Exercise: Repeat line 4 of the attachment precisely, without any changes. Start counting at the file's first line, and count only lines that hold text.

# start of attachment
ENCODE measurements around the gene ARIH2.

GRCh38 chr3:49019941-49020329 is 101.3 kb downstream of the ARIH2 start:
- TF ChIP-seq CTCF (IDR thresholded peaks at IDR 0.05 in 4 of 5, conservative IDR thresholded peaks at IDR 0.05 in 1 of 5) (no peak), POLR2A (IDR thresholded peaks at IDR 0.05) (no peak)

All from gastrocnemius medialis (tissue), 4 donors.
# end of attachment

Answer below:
All from gastrocnemius medialis (tissue), 4 donors.